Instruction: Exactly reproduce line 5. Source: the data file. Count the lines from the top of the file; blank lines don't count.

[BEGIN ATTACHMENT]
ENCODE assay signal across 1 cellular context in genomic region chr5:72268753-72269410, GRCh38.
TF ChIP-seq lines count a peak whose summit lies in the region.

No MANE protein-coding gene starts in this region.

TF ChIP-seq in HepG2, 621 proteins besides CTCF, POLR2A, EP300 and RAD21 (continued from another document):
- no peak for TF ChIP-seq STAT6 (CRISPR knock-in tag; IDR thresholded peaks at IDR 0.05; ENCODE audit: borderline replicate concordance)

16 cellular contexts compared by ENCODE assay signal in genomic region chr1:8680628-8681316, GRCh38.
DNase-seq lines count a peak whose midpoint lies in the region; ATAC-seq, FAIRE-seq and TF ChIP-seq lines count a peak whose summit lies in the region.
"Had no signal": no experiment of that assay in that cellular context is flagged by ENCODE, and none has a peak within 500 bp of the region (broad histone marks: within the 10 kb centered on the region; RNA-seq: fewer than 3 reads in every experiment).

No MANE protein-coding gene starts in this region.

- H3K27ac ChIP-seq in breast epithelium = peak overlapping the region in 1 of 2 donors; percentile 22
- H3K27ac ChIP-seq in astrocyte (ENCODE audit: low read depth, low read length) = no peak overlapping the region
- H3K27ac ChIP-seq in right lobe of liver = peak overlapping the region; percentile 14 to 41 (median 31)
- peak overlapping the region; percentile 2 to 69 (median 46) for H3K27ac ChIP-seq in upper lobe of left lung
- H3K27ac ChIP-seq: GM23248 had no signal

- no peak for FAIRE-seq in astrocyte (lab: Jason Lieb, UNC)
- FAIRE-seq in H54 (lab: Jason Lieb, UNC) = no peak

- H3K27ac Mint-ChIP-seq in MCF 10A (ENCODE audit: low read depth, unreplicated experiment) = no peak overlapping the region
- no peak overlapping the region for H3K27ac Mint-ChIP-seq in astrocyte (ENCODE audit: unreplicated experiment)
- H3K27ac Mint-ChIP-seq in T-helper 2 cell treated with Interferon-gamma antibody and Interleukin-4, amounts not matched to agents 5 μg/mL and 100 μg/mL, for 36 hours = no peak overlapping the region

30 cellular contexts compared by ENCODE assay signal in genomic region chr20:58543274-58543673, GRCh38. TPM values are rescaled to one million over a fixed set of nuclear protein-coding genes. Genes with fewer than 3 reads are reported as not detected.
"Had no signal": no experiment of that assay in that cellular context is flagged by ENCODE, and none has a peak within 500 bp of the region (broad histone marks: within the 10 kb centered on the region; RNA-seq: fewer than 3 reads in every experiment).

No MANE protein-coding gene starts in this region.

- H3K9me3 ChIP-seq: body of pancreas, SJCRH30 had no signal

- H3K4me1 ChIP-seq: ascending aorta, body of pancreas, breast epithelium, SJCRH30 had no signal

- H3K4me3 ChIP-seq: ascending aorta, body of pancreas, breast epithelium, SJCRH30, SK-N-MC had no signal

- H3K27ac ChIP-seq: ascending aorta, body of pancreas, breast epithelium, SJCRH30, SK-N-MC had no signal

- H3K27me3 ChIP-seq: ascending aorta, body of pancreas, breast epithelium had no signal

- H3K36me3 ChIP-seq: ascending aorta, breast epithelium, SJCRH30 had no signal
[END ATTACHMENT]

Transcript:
- no peak for TF ChIP-seq STAT6 (CRISPR knock-in tag; IDR thresholded peaks at IDR 0.05; ENCODE audit: borderline replicate concordance)